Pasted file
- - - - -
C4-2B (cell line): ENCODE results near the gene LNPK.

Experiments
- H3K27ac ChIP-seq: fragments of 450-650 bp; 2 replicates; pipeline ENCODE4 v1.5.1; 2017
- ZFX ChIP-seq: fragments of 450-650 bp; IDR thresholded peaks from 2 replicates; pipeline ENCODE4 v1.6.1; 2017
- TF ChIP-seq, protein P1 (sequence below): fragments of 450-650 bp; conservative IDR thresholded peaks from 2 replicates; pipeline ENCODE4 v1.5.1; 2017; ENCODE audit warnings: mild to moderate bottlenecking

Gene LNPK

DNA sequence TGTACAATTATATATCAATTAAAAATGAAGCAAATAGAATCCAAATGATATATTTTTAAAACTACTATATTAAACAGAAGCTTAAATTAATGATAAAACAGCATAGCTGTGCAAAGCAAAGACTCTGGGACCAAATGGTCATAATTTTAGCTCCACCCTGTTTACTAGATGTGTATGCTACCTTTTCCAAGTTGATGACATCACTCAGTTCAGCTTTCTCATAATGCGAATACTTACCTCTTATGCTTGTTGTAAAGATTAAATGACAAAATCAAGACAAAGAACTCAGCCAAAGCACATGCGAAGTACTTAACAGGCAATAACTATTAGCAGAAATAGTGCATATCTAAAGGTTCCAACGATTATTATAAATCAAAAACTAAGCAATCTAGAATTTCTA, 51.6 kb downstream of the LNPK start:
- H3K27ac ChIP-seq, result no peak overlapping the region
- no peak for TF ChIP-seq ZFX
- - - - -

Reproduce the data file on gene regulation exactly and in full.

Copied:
C4-2B (cell line): ENCODE results near the gene LNPK.

Experiments
- H3K27ac ChIP-seq: fragments of 450-650 bp; 2 replicates; pipeline ENCODE4 v1.5.1; 2017
- ZFX ChIP-seq: fragments of 450-650 bp; IDR thresholded peaks from 2 replicates; pipeline ENCODE4 v1.6.1; 2017
- TF ChIP-seq, protein P1 (sequence below): fragments of 450-650 bp; conservative IDR thresholded peaks from 2 replicates; pipeline ENCODE4 v1.5.1; 2017; ENCODE audit warnings: mild to moderate bottlenecking

Gene LNPK

DNA sequence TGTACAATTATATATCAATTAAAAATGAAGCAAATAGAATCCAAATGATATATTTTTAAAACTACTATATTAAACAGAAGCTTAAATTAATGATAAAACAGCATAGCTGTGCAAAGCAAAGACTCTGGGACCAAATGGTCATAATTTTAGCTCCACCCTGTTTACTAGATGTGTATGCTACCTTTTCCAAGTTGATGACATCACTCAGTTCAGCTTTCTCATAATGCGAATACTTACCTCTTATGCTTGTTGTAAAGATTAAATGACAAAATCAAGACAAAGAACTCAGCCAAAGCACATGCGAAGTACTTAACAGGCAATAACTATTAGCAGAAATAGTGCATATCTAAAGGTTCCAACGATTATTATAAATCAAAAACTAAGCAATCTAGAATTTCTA, 51.6 kb downstream of the LNPK start:
- H3K27ac ChIP-seq, result no peak overlapping the region
- no peak for TF ChIP-seq ZFX